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The Testimony

3.45  ·  Rating Details  ·  325 Ratings  ·  51 Reviews
Nothing much has changed in the post-Obama world. The threat of terrorism is high, religions are warring and politics is still riddled with corruption. But when the static is heard across the globe followed by an ominous broadcast, seemingly 'ordinary' lives are changed for ever.
Paperback, 362 pages
Published April 26th 2012 by blue door (first published April 1st 2012)
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Community Reviews

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May 20, 2013 DanB rated it it was ok

I was so looking forward to this book but it pains me to say it bored me to tears!! For me The Testimony was a mix between World War Z (Max Brooks) and Blindness (Jose Saramago) but lacked the "Global Crisis" excitement of the former and the deeply religious questions raised by the latter.

For the uninformed the book consists of several characters who give their account of the events of the narrative. Again, WWZ surpassed The Testimony in this respect as well as I found the writ
John Wiltshire
May 30, 2014 John Wiltshire rated it did not like it
The author has taken the format of World War Z, which is a superb novel, and tried to use it here, but it doesn't work.
Something happens. People hear static, vague voices. They think they hear the voice of God reassuring them.
It's a brilliant premise and as a huge fan of apocalyptic novels I was really looking forward to this one.
Witness after witness, chapter after chapter the same thing, the same story...boring versions of how they heard the voice.
I read this on Kindle, and by the time I wa
Tudor Ciocarlie
Jul 20, 2014 Tudor Ciocarlie rated it really liked it
Shelves: 2012-my-best-of
A really good thinking experiment about "how to make the world divide into three camps over a single hour: make them pick between science, fantasy and religion. Give them a situation, a hypothetical situation, then give them three possible reasons for it happening – could be aliens, could be God, could be something we made ourselves and just haven't worked out yet – and ask them to choose." This novel uses the old Post-Apocalypse theme, but in a new and interesting way. The Testimony was better ...more
First there was static and the whole world freaked out. Then came a voice that said “My Children, Do not be afraid”. People said it was God, others said it was the government and still others believed it was aliens. The whole world was brought to a halt but no one had the answers. The Testimony details the apocalypse from the perspective of twenty six people around the world. James Smythe is a master at writing science fiction that will really make you ponder life and The Testimony is no differe ...more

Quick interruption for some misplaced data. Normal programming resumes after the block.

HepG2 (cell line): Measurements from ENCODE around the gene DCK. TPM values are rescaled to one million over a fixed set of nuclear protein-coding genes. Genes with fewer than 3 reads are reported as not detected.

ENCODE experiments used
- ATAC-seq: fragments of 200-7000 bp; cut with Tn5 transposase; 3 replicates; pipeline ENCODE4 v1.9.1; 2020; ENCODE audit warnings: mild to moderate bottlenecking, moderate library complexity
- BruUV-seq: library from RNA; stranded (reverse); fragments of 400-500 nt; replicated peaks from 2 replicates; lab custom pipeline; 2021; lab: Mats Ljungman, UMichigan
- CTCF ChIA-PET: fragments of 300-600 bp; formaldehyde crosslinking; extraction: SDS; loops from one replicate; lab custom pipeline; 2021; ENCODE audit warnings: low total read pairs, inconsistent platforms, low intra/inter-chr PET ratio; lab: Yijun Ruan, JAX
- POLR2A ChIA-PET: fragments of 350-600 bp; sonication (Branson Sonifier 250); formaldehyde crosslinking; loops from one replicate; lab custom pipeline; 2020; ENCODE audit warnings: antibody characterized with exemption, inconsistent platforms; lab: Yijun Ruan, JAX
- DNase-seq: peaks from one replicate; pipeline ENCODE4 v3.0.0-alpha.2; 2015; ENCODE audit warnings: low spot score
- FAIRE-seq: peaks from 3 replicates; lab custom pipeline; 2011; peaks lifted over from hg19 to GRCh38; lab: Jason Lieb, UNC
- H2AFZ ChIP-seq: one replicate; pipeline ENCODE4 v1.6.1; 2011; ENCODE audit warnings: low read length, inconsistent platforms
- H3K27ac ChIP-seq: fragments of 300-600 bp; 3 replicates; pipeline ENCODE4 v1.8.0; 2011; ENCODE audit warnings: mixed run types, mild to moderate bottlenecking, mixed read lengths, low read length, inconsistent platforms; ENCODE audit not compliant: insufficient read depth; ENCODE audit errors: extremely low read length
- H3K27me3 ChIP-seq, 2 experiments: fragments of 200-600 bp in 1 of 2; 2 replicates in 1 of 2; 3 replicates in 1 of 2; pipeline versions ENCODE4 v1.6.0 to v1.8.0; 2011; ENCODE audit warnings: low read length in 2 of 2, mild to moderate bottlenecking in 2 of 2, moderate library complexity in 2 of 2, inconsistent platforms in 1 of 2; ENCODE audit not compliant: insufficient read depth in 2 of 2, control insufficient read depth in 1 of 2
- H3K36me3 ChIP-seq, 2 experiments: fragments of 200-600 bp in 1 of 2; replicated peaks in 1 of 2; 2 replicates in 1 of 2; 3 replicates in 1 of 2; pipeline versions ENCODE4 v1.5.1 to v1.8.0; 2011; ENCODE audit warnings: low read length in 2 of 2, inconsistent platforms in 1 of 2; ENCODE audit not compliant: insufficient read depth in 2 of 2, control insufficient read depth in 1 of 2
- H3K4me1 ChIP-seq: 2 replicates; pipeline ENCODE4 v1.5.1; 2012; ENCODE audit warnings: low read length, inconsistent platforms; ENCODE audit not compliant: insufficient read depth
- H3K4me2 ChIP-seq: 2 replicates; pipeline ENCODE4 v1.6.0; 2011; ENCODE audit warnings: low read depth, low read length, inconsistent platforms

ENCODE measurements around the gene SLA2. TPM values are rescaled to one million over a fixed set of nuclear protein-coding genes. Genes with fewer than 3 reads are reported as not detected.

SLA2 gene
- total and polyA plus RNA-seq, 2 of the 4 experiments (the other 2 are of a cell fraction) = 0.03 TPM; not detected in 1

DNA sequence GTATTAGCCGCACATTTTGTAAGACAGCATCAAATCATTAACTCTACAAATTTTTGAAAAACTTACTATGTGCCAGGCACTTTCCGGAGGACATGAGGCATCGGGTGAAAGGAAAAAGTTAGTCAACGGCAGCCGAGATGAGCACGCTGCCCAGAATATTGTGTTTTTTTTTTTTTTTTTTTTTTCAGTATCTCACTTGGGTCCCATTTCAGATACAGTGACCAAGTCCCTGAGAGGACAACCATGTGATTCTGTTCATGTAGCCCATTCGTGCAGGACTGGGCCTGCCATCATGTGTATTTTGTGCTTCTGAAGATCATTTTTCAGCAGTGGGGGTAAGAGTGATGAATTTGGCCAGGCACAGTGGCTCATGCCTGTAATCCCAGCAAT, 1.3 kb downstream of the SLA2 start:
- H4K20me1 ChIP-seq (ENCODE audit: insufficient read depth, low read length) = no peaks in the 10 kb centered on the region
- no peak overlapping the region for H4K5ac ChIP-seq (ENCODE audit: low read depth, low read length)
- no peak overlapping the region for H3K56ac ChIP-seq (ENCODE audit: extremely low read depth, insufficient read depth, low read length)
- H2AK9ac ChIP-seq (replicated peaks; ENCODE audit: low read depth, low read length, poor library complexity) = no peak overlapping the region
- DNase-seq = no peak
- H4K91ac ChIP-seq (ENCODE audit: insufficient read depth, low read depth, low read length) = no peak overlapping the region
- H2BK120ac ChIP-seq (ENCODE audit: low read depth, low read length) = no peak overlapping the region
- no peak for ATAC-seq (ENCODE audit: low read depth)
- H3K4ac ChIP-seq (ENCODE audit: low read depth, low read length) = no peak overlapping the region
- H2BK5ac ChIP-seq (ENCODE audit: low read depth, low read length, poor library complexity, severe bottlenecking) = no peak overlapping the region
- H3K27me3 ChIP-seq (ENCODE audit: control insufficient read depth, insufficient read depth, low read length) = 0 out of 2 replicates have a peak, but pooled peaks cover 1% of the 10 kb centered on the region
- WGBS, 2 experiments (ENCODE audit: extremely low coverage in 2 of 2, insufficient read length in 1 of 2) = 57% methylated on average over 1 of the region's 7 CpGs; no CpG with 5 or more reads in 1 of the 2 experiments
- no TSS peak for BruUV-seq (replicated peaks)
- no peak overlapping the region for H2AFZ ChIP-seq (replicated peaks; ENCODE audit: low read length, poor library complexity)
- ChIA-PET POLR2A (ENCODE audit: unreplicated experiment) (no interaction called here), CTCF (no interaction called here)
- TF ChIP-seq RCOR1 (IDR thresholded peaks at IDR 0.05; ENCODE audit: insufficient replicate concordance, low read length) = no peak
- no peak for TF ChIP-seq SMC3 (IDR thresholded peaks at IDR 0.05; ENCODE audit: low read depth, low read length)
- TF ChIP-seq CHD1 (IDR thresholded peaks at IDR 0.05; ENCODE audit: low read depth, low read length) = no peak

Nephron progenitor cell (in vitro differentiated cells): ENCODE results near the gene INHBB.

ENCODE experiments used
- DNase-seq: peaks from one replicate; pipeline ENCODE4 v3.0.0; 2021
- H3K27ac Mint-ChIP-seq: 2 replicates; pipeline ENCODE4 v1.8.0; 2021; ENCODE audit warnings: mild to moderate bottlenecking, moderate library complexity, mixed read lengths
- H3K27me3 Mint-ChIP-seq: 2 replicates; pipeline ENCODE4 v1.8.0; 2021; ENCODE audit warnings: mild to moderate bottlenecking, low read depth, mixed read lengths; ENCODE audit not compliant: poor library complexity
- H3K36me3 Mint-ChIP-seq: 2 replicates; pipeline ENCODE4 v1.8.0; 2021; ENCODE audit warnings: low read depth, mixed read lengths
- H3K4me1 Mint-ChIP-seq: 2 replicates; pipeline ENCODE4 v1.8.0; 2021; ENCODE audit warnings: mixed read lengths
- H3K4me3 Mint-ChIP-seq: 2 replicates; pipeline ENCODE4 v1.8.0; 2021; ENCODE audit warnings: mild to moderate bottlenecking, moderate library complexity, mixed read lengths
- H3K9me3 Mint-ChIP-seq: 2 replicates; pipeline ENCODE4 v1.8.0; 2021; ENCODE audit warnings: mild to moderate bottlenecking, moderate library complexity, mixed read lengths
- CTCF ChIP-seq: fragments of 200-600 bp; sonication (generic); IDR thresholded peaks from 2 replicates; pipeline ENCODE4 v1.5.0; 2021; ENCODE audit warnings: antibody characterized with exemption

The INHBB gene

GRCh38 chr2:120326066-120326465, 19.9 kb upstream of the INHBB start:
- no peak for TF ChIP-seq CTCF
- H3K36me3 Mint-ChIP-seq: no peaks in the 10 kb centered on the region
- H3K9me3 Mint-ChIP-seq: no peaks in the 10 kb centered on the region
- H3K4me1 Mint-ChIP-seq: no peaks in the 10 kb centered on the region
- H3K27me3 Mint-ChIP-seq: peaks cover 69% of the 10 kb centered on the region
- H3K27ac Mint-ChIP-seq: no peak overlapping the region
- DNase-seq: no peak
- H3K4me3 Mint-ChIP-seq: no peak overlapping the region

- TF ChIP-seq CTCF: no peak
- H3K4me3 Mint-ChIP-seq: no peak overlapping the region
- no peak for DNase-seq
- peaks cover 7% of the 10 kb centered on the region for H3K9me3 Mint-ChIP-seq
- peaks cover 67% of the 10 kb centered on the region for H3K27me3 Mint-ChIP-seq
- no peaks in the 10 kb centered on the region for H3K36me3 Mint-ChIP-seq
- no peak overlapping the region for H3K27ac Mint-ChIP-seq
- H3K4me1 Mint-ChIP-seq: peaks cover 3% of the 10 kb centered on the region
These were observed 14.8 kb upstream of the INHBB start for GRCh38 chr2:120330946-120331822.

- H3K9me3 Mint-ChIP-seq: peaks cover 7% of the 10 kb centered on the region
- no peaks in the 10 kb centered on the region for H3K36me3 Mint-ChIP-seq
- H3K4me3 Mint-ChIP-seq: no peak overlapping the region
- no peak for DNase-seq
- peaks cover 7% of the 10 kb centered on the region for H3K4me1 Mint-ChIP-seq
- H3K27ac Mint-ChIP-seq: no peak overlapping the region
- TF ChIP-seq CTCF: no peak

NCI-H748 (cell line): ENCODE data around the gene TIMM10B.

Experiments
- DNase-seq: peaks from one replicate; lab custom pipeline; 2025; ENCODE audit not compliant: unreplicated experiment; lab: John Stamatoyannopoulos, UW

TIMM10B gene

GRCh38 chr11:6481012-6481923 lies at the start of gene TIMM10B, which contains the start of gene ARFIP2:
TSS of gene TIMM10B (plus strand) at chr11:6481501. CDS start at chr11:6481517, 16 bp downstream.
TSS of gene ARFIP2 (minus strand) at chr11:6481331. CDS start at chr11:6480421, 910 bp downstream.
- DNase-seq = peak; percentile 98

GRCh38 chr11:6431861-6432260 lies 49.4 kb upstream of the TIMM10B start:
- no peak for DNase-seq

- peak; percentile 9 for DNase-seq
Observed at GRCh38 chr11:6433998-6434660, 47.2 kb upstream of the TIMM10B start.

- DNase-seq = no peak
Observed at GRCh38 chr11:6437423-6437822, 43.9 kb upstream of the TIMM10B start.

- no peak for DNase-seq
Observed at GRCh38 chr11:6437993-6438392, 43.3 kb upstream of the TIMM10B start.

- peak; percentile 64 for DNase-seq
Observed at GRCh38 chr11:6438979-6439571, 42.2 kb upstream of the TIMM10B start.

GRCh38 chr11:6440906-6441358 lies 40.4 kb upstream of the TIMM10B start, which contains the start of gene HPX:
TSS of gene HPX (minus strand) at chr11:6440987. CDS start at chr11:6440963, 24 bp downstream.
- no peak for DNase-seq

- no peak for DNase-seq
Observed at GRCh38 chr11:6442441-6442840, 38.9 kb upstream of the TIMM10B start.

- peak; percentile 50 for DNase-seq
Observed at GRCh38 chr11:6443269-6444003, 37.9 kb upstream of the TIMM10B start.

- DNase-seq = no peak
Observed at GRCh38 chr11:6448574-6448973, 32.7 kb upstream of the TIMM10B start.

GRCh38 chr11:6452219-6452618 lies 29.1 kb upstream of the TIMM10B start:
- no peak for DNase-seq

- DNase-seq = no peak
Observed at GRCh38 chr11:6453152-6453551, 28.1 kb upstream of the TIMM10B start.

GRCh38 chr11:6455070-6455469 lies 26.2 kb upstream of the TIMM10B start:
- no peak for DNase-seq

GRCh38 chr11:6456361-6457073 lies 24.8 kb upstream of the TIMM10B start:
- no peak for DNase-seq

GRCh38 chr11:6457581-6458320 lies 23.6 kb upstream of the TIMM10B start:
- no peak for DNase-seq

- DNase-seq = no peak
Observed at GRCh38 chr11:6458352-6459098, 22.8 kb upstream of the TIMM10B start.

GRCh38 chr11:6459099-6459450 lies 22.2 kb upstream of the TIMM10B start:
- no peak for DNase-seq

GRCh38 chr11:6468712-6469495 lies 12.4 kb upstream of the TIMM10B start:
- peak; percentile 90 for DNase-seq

Oct 20, 2014 Anna rated it really liked it
‘The Testimony’ is essentially an incongruous combination of Death with Interruptions by Jose Saramago and World War Z: An Oral History of the Zombie War. Like the former, it concerns the existential crises that erupt in the face of an event totally inexplicable by science, seeming to vindicate religion in general but no religion in particular. Also, there are no speech marks. Like the latter, it is told by a patchwork of different perspectives across the globe (although for some reason only one ...more
Angus Mcfarlane
Apr 02, 2016 Angus Mcfarlane rated it liked it
Shelves: thriller, reviewed
A free ebook. Nearly everyone in the world simultaneously hears a voice saying 'my children, so not fear'. The story follows the lives of 50 or so people as they experience the repercussions of the broadcast, or testimony. As expected, there are a lot of religious implications involved, although the majority of the action is political, albeit as a sideline to the broadcast itself. The plight of the who don't hear is also mentioned.

This is a frustrating story to read. The number of subplots, ackn
Janette Fleming
May 01, 2014 Janette Fleming rated it it was amazing

Global thriller presenting an apocalyptic vision of a world on the brink of despair and destruction.

What would you do if the world was brought to a standstill? If you heard deafening static followed by the words ‘MY CHILDREN, DO NOT BE AFRAID’?

Would you turn to God? Declare it an act of terrorism? Subscribe to the conspiracy theories? Or put your faith in science and a rational explanation?

The lives of all twenty-six people in this account are affected by the message. Most because they heard it
Oct 09, 2013 Andy rated it really liked it
I tend not to give too much away in reviews but merely a flavour & for those that are intrigued I would recommend this book highly despite me giving it "only" a 4* rating - it would be nigh on impossible to rate it 5* due to it's method of delivery & that Honestly is in no way a flaw or a slur on the writing? Thats got you thinking hasnt it?

For the concept & ambition alone I would rate this book a clear 5*. It's a brave idea basing a plot on such a "small" concept, 3 lines is all :)
Steven Pilling